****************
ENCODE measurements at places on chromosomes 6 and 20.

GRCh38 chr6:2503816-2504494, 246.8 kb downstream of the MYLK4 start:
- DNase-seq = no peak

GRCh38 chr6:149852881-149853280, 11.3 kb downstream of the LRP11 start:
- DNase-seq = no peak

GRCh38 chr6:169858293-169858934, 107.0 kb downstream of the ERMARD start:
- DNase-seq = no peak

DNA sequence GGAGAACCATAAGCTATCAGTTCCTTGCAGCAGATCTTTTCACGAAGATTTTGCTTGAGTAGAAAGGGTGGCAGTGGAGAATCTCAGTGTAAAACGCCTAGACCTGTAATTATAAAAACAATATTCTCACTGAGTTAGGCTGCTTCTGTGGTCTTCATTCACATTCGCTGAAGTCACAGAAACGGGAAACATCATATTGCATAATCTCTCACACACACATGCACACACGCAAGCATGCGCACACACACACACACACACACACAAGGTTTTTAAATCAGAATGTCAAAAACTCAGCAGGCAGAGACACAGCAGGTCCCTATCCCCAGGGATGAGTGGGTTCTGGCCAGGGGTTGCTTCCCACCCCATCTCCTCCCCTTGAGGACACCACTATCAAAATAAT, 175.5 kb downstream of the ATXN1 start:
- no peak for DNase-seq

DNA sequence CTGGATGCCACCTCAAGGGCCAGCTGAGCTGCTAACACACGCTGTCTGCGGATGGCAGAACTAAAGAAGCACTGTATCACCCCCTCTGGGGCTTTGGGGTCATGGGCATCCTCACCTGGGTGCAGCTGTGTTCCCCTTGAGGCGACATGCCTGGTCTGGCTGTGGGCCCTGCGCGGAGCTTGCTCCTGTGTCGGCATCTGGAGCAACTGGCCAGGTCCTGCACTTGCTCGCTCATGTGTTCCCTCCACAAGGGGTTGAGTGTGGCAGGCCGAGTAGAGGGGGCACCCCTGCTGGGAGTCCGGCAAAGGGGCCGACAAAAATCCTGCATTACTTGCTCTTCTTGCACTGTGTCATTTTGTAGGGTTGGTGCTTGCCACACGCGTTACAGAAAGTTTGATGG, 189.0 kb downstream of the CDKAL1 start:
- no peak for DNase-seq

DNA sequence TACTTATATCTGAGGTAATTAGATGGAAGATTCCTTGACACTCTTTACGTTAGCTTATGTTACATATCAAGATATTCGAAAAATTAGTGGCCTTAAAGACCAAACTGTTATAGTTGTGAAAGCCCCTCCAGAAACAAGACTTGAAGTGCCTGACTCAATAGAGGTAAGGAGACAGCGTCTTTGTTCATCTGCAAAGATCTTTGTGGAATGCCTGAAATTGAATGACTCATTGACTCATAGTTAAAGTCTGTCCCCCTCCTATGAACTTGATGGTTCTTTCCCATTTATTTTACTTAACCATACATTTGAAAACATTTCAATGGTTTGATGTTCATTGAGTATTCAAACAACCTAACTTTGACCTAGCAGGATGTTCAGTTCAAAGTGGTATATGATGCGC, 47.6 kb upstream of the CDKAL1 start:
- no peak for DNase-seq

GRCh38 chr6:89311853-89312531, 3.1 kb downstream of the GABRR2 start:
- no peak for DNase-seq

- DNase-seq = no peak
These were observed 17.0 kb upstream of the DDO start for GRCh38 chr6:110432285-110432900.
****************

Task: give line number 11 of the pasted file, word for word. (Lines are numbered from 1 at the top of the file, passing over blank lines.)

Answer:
- no peak for DNase-seq